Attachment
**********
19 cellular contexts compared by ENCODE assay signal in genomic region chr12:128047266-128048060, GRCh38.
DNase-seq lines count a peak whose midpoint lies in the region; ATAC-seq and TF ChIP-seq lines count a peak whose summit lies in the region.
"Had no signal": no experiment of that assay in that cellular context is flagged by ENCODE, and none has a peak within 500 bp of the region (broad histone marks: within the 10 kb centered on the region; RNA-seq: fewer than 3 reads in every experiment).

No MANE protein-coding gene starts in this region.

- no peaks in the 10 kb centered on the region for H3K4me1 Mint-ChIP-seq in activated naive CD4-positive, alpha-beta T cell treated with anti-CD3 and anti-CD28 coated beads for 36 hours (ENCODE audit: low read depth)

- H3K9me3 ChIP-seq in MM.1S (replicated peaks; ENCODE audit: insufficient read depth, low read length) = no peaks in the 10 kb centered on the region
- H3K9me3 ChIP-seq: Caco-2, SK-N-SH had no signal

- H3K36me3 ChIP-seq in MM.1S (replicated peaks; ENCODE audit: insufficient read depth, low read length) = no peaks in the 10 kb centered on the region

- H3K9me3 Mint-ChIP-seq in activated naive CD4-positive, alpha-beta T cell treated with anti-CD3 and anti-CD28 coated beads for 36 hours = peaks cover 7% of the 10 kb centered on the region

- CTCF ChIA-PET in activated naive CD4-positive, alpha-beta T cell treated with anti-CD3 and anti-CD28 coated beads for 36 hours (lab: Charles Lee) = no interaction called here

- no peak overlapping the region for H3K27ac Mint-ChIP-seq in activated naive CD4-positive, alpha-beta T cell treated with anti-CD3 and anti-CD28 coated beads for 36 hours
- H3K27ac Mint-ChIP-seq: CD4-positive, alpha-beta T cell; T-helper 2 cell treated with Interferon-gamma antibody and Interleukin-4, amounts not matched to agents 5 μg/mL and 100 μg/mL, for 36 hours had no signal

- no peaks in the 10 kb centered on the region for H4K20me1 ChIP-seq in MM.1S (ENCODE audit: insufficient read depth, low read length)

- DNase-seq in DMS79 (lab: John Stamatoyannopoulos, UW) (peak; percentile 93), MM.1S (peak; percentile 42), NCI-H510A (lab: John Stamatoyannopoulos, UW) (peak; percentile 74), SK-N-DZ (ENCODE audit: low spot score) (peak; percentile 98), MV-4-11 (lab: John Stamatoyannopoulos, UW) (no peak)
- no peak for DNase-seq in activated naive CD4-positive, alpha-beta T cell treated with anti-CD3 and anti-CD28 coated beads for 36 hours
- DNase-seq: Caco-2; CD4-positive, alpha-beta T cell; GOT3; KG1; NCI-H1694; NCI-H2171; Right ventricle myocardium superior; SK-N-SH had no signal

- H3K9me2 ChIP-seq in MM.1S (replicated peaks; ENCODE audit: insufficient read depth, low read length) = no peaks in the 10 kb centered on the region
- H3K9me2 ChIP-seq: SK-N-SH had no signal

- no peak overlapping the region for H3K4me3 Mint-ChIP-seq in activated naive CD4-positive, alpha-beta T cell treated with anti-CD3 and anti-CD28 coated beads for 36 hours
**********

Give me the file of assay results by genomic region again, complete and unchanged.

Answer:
19 cellular contexts compared by ENCODE assay signal in genomic region chr12:128047266-128048060, GRCh38.
DNase-seq lines count a peak whose midpoint lies in the region; ATAC-seq and TF ChIP-seq lines count a peak whose summit lies in the region.
"Had no signal": no experiment of that assay in that cellular context is flagged by ENCODE, and none has a peak within 500 bp of the region (broad histone marks: within the 10 kb centered on the region; RNA-seq: fewer than 3 reads in every experiment).

No MANE protein-coding gene starts in this region.

- no peaks in the 10 kb centered on the region for H3K4me1 Mint-ChIP-seq in activated naive CD4-positive, alpha-beta T cell treated with anti-CD3 and anti-CD28 coated beads for 36 hours (ENCODE audit: low read depth)

- H3K9me3 ChIP-seq in MM.1S (replicated peaks; ENCODE audit: insufficient read depth, low read length) = no peaks in the 10 kb centered on the region
- H3K9me3 ChIP-seq: Caco-2, SK-N-SH had no signal

- H3K36me3 ChIP-seq in MM.1S (replicated peaks; ENCODE audit: insufficient read depth, low read length) = no peaks in the 10 kb centered on the region

- H3K9me3 Mint-ChIP-seq in activated naive CD4-positive, alpha-beta T cell treated with anti-CD3 and anti-CD28 coated beads for 36 hours = peaks cover 7% of the 10 kb centered on the region

- CTCF ChIA-PET in activated naive CD4-positive, alpha-beta T cell treated with anti-CD3 and anti-CD28 coated beads for 36 hours (lab: Charles Lee) = no interaction called here

- no peak overlapping the region for H3K27ac Mint-ChIP-seq in activated naive CD4-positive, alpha-beta T cell treated with anti-CD3 and anti-CD28 coated beads for 36 hours
- H3K27ac Mint-ChIP-seq: CD4-positive, alpha-beta T cell; T-helper 2 cell treated with Interferon-gamma antibody and Interleukin-4, amounts not matched to agents 5 μg/mL and 100 μg/mL, for 36 hours had no signal

- no peaks in the 10 kb centered on the region for H4K20me1 ChIP-seq in MM.1S (ENCODE audit: insufficient read depth, low read length)

- DNase-seq in DMS79 (lab: John Stamatoyannopoulos, UW) (peak; percentile 93), MM.1S (peak; percentile 42), NCI-H510A (lab: John Stamatoyannopoulos, UW) (peak; percentile 74), SK-N-DZ (ENCODE audit: low spot score) (peak; percentile 98), MV-4-11 (lab: John Stamatoyannopoulos, UW) (no peak)
- no peak for DNase-seq in activated naive CD4-positive, alpha-beta T cell treated with anti-CD3 and anti-CD28 coated beads for 36 hours
- DNase-seq: Caco-2; CD4-positive, alpha-beta T cell; GOT3; KG1; NCI-H1694; NCI-H2171; Right ventricle myocardium superior; SK-N-SH had no signal

- H3K9me2 ChIP-seq in MM.1S (replicated peaks; ENCODE audit: insufficient read depth, low read length) = no peaks in the 10 kb centered on the region
- H3K9me2 ChIP-seq: SK-N-SH had no signal

- no peak overlapping the region for H3K4me3 Mint-ChIP-seq in activated naive CD4-positive, alpha-beta T cell treated with anti-CD3 and anti-CD28 coated beads for 36 hours